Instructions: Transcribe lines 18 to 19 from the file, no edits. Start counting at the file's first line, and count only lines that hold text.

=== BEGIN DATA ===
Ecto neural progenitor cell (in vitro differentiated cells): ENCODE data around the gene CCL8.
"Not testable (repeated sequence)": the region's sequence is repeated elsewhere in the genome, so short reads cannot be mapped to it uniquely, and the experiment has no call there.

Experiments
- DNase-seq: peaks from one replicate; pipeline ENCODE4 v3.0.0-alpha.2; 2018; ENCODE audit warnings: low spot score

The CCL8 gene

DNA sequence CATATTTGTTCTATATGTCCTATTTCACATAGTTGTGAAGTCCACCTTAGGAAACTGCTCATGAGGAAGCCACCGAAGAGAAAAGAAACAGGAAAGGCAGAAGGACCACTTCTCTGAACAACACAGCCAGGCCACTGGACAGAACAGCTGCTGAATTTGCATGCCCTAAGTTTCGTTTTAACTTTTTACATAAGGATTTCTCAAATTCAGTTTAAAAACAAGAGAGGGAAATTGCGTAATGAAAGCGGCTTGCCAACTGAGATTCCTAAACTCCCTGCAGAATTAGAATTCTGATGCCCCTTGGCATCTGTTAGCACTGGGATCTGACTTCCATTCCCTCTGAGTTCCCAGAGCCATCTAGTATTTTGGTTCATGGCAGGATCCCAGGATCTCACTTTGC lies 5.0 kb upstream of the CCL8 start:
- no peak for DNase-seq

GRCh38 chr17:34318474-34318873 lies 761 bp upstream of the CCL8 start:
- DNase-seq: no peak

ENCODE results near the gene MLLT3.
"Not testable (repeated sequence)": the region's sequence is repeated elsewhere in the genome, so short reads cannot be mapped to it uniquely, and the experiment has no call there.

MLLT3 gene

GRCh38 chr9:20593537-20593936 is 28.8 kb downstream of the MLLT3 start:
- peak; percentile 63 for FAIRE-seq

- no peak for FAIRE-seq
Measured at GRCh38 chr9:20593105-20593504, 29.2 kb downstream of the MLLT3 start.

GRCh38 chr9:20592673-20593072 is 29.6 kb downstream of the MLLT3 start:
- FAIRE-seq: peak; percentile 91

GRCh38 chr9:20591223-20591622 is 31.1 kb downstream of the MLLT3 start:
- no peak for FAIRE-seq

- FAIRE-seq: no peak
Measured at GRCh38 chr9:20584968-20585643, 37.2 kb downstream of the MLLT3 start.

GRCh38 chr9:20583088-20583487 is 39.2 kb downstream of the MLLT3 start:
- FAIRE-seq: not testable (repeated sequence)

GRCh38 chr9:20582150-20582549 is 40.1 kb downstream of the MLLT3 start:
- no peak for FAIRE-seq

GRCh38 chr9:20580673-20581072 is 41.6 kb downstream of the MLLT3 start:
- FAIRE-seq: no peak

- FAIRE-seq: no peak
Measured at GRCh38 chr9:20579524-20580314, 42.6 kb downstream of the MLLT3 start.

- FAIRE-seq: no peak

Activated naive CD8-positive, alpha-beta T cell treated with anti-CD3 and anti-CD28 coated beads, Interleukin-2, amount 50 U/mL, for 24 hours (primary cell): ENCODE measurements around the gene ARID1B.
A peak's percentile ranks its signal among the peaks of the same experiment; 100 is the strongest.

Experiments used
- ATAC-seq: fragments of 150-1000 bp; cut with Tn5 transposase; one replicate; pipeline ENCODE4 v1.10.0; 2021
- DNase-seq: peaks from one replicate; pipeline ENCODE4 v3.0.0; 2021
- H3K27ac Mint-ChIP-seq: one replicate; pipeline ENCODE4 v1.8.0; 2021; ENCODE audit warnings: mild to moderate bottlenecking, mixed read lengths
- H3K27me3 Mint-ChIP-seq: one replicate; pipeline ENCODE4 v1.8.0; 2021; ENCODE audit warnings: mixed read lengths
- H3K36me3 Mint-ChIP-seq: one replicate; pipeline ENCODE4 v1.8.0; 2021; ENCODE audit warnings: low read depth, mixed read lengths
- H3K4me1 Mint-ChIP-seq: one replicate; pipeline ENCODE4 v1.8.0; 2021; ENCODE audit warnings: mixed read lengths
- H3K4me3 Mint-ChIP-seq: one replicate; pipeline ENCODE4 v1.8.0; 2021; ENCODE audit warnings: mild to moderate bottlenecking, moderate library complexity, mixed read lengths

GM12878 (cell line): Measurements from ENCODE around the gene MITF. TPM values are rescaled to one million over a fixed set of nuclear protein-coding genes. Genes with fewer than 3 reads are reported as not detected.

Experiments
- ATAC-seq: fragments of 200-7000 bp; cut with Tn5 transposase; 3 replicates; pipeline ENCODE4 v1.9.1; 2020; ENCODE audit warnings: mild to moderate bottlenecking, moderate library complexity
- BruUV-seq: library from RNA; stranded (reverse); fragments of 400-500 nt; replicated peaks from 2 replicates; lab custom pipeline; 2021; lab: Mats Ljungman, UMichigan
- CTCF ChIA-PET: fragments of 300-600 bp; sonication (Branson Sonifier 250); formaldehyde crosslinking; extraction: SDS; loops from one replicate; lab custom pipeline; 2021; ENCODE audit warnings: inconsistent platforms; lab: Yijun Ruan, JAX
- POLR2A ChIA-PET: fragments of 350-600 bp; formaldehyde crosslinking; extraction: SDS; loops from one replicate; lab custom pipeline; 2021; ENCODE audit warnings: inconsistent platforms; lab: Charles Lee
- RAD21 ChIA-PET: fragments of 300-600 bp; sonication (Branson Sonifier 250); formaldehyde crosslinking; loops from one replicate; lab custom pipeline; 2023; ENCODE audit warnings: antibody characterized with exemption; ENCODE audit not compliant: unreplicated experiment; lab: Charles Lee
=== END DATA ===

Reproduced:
- FAIRE-seq: peak; percentile 91

GRCh38 chr9:20591223-20591622 is 31.1 kb downstream of the MLLT3 start: